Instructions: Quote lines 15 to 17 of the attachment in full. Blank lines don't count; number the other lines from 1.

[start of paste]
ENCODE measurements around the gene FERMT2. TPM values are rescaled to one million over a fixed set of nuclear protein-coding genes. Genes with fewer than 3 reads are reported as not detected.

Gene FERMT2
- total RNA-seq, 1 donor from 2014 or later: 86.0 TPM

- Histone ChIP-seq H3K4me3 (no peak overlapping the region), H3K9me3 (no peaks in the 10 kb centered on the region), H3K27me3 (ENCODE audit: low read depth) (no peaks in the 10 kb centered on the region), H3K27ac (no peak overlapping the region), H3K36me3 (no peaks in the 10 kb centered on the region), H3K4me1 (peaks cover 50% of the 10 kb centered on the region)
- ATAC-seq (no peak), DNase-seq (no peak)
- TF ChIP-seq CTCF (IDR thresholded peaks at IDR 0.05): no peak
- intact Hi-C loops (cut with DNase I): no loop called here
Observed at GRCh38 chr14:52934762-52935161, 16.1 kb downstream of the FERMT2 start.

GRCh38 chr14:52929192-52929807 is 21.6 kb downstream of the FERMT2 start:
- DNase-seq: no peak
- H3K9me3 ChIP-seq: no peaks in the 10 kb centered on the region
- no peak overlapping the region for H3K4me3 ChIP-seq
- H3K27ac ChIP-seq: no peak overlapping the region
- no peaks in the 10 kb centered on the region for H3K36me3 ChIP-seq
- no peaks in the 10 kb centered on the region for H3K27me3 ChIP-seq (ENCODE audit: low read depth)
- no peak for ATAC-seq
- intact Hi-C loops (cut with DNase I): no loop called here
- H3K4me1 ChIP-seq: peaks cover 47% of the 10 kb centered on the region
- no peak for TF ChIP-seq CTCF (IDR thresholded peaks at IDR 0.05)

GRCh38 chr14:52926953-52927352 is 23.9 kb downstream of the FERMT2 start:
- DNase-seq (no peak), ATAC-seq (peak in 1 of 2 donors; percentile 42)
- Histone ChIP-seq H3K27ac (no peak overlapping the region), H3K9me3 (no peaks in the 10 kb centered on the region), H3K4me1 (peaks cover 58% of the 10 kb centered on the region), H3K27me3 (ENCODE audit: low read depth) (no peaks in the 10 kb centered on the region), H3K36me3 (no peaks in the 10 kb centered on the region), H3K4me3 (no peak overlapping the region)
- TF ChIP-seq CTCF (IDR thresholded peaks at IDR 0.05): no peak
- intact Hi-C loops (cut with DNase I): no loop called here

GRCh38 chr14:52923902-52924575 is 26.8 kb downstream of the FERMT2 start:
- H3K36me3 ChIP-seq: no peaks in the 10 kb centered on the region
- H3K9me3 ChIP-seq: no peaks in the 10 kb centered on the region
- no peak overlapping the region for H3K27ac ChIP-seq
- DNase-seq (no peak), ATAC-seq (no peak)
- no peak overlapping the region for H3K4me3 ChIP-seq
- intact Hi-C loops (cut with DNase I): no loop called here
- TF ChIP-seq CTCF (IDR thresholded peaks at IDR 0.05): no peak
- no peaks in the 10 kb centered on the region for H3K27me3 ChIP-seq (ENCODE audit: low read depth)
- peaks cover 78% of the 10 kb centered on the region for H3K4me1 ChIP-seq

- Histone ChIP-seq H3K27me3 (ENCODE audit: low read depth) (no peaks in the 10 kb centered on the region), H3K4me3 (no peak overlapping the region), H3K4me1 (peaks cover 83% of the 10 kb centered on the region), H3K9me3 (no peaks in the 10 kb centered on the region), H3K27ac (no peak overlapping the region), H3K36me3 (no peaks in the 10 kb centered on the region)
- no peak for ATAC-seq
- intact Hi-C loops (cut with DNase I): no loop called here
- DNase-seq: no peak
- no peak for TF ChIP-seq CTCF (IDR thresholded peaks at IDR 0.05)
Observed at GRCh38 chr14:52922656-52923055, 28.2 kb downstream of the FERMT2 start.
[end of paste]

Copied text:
- no peaks in the 10 kb centered on the region for H3K27me3 ChIP-seq (ENCODE audit: low read depth)
- no peak for ATAC-seq
- intact Hi-C loops (cut with DNase I): no loop called here